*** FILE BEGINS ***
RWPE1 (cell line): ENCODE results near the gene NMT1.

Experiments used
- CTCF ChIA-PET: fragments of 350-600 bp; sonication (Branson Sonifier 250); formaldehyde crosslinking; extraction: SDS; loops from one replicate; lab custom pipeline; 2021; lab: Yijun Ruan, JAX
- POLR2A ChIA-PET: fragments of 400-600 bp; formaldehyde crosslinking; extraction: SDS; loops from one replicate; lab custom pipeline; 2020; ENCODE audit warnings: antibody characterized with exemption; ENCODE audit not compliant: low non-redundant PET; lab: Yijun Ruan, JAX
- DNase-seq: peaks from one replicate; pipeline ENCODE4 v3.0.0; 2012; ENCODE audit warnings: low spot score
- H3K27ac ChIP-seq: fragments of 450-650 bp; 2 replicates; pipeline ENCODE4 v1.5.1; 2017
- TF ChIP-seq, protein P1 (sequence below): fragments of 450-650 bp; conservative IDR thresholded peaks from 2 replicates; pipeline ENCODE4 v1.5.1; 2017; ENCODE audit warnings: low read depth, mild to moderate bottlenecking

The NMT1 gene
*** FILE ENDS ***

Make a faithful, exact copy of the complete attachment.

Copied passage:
RWPE1 (cell line): ENCODE results near the gene NMT1.

Experiments used
- CTCF ChIA-PET: fragments of 350-600 bp; sonication (Branson Sonifier 250); formaldehyde crosslinking; extraction: SDS; loops from one replicate; lab custom pipeline; 2021; lab: Yijun Ruan, JAX
- POLR2A ChIA-PET: fragments of 400-600 bp; formaldehyde crosslinking; extraction: SDS; loops from one replicate; lab custom pipeline; 2020; ENCODE audit warnings: antibody characterized with exemption; ENCODE audit not compliant: low non-redundant PET; lab: Yijun Ruan, JAX
- DNase-seq: peaks from one replicate; pipeline ENCODE4 v3.0.0; 2012; ENCODE audit warnings: low spot score
- H3K27ac ChIP-seq: fragments of 450-650 bp; 2 replicates; pipeline ENCODE4 v1.5.1; 2017
- TF ChIP-seq, protein P1 (sequence below): fragments of 450-650 bp; conservative IDR thresholded peaks from 2 replicates; pipeline ENCODE4 v1.5.1; 2017; ENCODE audit warnings: low read depth, mild to moderate bottlenecking

The NMT1 gene